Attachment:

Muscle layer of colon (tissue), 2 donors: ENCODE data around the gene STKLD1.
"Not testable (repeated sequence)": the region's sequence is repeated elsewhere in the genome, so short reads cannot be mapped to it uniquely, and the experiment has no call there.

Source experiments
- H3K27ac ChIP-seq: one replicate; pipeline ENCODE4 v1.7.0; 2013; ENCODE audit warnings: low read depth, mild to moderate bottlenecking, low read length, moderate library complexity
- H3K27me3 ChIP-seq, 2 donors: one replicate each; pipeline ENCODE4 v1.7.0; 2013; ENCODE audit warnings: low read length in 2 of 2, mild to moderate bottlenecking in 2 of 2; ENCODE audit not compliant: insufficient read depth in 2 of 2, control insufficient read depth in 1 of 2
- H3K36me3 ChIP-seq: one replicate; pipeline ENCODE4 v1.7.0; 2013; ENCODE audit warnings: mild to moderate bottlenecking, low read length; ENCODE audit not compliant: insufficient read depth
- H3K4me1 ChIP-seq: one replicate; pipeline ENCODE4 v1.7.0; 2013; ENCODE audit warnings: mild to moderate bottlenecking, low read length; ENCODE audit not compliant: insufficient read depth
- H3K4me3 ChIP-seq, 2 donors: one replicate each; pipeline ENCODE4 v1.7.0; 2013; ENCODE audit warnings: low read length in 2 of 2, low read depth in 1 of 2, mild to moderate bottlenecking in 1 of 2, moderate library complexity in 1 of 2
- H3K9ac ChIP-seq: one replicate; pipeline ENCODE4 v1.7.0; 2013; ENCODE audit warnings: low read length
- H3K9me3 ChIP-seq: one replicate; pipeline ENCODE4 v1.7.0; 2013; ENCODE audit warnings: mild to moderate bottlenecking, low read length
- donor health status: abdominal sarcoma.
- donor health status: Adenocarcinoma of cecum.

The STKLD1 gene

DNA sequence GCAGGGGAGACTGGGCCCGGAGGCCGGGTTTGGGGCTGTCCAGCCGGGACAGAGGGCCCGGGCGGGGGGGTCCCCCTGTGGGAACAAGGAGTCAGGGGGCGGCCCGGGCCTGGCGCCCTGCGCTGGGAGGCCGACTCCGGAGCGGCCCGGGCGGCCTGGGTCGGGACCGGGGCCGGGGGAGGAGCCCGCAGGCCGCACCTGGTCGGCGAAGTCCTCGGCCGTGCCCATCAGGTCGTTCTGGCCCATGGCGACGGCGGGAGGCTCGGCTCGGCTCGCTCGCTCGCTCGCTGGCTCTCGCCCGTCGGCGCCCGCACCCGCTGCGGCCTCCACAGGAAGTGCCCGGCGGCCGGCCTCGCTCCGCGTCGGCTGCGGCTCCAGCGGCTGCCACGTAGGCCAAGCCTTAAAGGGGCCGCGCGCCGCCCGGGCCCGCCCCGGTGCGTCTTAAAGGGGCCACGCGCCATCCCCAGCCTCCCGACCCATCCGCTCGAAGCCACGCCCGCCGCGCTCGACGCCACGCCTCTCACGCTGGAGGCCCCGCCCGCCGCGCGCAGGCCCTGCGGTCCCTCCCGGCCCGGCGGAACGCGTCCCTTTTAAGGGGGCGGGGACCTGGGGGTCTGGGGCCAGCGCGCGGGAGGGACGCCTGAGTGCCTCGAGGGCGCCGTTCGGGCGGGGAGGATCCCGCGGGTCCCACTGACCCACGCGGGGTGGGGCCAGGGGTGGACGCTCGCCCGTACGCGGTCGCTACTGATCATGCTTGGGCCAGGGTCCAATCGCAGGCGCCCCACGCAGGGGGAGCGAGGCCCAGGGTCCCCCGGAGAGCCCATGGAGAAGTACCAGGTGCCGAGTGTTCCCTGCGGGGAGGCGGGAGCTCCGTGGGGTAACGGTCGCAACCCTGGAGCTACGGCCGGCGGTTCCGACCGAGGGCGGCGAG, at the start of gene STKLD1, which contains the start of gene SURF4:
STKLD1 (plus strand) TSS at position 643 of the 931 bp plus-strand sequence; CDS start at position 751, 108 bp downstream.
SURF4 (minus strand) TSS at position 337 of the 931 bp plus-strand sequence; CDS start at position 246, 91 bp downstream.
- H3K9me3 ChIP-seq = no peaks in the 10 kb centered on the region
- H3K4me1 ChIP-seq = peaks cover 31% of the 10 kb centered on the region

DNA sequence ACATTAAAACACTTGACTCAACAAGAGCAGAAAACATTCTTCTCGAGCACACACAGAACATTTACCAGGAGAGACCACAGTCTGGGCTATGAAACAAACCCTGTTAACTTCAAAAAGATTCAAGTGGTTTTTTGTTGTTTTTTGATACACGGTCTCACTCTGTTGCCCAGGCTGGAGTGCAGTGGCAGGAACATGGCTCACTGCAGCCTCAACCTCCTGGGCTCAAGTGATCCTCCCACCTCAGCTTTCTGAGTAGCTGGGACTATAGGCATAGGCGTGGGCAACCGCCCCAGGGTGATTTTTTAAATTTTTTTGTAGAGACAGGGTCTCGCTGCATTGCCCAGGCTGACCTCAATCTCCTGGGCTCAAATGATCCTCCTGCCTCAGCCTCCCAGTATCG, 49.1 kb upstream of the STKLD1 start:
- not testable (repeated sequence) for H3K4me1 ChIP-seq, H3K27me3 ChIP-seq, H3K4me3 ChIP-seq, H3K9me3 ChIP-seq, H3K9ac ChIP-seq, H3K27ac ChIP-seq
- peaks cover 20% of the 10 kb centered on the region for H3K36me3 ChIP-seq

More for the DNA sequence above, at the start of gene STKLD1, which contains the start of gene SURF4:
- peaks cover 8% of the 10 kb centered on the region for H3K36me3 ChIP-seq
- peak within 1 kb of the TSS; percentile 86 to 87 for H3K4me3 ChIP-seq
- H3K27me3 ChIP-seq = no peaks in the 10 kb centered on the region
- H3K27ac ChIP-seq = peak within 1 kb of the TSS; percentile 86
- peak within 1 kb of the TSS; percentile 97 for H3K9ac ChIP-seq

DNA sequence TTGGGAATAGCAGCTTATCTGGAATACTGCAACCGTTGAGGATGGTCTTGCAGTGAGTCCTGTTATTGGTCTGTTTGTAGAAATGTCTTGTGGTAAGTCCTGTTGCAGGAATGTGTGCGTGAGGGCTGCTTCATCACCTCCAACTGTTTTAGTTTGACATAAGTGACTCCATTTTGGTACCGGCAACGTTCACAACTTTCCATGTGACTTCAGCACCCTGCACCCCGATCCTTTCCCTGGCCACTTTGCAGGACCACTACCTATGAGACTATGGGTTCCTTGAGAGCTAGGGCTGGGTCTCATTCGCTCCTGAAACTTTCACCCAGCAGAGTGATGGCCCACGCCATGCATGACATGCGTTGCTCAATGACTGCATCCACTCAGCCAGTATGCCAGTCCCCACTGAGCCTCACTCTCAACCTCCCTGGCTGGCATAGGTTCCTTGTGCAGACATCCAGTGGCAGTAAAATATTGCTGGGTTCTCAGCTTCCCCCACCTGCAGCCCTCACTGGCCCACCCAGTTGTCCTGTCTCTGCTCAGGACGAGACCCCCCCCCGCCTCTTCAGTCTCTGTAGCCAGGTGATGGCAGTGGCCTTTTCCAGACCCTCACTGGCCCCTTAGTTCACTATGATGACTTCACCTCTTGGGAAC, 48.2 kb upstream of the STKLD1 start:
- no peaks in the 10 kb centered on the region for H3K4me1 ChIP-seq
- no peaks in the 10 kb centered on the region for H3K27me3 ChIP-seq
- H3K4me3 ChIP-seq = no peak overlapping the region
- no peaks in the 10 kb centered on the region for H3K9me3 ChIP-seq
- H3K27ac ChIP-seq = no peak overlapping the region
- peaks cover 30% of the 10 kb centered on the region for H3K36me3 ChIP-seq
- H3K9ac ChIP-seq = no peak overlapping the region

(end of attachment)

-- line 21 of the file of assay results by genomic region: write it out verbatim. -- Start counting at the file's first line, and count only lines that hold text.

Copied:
- peaks cover 20% of the 10 kb centered on the region for H3K36me3 ChIP-seq